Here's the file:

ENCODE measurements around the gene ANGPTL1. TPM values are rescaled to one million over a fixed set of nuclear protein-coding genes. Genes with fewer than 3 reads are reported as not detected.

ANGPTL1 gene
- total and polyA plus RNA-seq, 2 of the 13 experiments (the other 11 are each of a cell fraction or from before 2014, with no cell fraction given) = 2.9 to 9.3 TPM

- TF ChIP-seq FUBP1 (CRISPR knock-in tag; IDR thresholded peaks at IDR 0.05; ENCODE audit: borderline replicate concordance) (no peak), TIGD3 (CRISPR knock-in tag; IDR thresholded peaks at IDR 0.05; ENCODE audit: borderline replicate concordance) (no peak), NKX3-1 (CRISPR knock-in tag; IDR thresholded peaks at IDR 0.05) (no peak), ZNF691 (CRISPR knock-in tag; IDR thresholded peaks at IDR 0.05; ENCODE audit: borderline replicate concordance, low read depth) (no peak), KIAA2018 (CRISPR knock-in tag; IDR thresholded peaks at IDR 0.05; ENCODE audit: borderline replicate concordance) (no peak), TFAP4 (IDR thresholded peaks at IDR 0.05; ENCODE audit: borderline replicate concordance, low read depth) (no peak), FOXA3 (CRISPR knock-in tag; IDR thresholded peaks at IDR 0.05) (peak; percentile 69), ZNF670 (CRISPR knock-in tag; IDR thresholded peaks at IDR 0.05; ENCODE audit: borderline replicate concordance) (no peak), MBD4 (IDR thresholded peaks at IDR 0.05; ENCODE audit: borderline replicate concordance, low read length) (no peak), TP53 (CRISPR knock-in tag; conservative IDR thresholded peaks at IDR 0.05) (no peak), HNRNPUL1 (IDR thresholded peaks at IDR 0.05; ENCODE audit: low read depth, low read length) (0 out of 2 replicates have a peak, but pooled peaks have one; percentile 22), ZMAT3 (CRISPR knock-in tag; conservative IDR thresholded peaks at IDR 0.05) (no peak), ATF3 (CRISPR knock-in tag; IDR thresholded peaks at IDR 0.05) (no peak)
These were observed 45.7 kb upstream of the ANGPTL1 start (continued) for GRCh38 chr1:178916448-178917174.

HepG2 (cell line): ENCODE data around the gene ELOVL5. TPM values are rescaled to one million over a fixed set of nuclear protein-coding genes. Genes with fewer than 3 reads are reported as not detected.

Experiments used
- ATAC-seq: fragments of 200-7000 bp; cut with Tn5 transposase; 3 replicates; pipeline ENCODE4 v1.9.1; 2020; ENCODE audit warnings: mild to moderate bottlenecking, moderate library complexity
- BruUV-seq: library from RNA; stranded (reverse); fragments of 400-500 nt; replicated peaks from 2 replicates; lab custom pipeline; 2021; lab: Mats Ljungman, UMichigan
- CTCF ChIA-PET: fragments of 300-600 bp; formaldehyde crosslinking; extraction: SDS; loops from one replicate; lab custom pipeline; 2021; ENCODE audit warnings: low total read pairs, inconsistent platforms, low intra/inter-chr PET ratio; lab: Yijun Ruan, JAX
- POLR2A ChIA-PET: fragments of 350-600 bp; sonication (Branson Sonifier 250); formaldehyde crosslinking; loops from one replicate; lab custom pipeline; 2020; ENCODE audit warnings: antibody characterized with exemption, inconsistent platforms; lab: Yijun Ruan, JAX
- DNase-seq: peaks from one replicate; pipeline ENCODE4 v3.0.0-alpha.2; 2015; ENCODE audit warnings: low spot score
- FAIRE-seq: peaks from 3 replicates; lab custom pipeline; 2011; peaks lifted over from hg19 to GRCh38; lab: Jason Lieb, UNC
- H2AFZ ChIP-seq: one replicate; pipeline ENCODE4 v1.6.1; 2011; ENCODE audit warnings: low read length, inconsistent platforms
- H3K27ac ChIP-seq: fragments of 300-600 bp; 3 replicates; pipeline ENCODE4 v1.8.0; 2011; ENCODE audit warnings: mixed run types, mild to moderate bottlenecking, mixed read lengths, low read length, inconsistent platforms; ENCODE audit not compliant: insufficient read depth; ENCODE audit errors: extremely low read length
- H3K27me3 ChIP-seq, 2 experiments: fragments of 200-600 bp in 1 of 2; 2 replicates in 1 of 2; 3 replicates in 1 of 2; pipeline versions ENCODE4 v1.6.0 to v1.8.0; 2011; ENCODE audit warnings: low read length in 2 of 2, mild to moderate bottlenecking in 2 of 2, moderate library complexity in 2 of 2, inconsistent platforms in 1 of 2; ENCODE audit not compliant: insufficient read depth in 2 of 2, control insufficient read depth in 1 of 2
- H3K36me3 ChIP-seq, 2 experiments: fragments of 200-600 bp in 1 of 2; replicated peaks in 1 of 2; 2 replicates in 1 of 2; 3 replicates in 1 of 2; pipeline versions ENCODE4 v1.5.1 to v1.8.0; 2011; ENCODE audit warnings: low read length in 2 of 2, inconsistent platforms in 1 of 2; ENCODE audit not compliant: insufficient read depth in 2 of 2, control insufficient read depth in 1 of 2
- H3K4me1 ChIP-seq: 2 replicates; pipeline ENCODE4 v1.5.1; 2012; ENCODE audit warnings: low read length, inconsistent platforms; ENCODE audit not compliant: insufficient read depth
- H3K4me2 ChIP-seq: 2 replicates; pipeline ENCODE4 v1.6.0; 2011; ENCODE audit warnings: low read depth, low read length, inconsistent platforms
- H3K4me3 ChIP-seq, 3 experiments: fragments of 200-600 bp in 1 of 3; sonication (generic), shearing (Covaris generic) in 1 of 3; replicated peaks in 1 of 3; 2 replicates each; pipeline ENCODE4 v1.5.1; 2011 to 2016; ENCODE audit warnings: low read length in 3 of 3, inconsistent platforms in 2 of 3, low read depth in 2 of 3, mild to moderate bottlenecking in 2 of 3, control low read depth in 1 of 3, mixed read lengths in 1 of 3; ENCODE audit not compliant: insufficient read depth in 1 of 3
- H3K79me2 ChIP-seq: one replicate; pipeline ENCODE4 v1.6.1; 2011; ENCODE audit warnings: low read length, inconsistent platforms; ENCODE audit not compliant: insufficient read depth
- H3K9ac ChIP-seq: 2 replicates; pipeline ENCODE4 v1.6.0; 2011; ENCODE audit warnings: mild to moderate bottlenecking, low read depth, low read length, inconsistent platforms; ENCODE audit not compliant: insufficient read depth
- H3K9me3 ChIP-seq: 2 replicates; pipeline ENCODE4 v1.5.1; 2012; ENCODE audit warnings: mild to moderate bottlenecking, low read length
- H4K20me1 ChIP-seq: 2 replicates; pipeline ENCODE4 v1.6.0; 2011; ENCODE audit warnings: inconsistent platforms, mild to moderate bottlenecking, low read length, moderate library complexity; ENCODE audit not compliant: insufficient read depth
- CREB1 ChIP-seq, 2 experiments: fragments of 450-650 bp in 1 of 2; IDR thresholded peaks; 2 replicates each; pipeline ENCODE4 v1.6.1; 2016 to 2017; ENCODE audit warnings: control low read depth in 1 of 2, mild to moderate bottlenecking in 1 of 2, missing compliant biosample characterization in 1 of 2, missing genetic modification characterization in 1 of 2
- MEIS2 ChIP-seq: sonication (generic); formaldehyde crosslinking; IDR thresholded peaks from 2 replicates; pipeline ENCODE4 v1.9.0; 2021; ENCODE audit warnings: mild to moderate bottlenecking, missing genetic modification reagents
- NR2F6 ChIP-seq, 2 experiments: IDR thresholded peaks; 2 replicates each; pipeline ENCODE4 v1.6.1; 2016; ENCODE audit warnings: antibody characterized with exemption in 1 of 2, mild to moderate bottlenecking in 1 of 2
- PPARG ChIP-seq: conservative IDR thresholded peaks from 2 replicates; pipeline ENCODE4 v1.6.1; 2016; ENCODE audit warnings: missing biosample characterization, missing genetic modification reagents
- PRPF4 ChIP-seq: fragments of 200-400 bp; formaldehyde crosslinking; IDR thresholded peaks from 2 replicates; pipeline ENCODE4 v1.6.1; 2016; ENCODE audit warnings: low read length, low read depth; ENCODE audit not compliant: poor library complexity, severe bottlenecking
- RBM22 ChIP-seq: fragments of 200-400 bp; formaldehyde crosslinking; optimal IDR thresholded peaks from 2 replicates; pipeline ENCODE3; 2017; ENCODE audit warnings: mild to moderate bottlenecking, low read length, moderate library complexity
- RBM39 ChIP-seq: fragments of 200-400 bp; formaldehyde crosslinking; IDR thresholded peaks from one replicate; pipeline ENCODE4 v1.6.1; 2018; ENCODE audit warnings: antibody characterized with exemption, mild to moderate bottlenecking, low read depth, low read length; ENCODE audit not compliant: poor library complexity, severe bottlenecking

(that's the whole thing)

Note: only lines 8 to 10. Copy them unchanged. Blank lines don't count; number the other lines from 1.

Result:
- ATAC-seq: fragments of 200-7000 bp; cut with Tn5 transposase; 3 replicates; pipeline ENCODE4 v1.9.1; 2020; ENCODE audit warnings: mild to moderate bottlenecking, moderate library complexity
- BruUV-seq: library from RNA; stranded (reverse); fragments of 400-500 nt; replicated peaks from 2 replicates; lab custom pipeline; 2021; lab: Mats Ljungman, UMichigan
- CTCF ChIA-PET: fragments of 300-600 bp; formaldehyde crosslinking; extraction: SDS; loops from one replicate; lab custom pipeline; 2021; ENCODE audit warnings: low total read pairs, inconsistent platforms, low intra/inter-chr PET ratio; lab: Yijun Ruan, JAX